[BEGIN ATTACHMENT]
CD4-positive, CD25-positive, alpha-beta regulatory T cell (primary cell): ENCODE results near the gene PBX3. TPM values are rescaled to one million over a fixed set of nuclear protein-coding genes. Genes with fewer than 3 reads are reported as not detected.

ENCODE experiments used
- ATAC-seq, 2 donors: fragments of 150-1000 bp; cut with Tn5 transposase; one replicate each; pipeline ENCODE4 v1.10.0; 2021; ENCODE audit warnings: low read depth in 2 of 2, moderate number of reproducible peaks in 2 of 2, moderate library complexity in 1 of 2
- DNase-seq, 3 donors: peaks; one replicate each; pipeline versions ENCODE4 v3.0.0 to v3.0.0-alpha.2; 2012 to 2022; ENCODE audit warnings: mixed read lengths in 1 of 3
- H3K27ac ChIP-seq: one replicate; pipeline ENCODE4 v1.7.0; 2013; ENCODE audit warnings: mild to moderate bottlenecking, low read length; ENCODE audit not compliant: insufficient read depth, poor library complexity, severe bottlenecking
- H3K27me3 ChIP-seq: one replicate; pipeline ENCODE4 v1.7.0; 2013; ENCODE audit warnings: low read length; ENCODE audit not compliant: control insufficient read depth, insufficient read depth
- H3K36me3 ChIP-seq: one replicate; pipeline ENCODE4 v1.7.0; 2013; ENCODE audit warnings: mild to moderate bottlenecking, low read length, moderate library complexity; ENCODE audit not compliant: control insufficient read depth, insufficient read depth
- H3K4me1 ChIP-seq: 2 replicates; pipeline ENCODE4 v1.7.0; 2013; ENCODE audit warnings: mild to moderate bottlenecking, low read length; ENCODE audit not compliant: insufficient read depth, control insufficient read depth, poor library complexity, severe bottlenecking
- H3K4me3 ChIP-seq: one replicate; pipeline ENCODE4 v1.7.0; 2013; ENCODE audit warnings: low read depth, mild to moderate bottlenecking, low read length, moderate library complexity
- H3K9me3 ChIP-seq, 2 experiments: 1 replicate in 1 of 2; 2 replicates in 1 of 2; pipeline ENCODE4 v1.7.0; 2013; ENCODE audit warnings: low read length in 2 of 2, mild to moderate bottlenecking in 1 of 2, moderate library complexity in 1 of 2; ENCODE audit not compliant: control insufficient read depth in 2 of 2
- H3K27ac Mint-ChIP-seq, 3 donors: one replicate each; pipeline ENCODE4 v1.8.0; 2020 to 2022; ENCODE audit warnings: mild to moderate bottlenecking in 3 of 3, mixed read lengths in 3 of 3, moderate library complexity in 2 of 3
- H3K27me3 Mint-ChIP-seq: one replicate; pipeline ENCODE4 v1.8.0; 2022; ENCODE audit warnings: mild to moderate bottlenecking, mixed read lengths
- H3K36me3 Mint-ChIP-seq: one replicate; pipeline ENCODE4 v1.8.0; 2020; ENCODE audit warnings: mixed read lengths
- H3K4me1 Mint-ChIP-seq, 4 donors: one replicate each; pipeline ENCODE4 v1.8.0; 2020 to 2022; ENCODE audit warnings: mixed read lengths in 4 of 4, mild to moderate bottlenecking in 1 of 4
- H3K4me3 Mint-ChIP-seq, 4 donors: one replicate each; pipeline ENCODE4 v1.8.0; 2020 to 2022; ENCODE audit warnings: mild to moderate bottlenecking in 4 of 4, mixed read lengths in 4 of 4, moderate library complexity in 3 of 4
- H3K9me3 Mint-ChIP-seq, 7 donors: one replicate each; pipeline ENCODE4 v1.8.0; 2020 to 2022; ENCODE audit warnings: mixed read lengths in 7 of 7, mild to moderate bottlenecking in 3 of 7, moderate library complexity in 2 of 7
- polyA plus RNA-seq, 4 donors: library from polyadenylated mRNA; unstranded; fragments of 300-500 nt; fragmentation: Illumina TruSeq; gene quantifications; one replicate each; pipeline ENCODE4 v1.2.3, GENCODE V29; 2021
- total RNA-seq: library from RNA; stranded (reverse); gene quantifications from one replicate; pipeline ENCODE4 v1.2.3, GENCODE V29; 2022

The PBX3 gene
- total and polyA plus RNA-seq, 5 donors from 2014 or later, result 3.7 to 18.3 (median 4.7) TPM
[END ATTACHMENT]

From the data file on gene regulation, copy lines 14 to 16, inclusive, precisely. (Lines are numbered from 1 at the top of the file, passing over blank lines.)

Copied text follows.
- H3K4me1 Mint-ChIP-seq, 4 donors: one replicate each; pipeline ENCODE4 v1.8.0; 2020 to 2022; ENCODE audit warnings: mixed read lengths in 4 of 4, mild to moderate bottlenecking in 1 of 4
- H3K4me3 Mint-ChIP-seq, 4 donors: one replicate each; pipeline ENCODE4 v1.8.0; 2020 to 2022; ENCODE audit warnings: mild to moderate bottlenecking in 4 of 4, mixed read lengths in 4 of 4, moderate library complexity in 3 of 4
- H3K9me3 Mint-ChIP-seq, 7 donors: one replicate each; pipeline ENCODE4 v1.8.0; 2020 to 2022; ENCODE audit warnings: mixed read lengths in 7 of 7, mild to moderate bottlenecking in 3 of 7, moderate library complexity in 2 of 7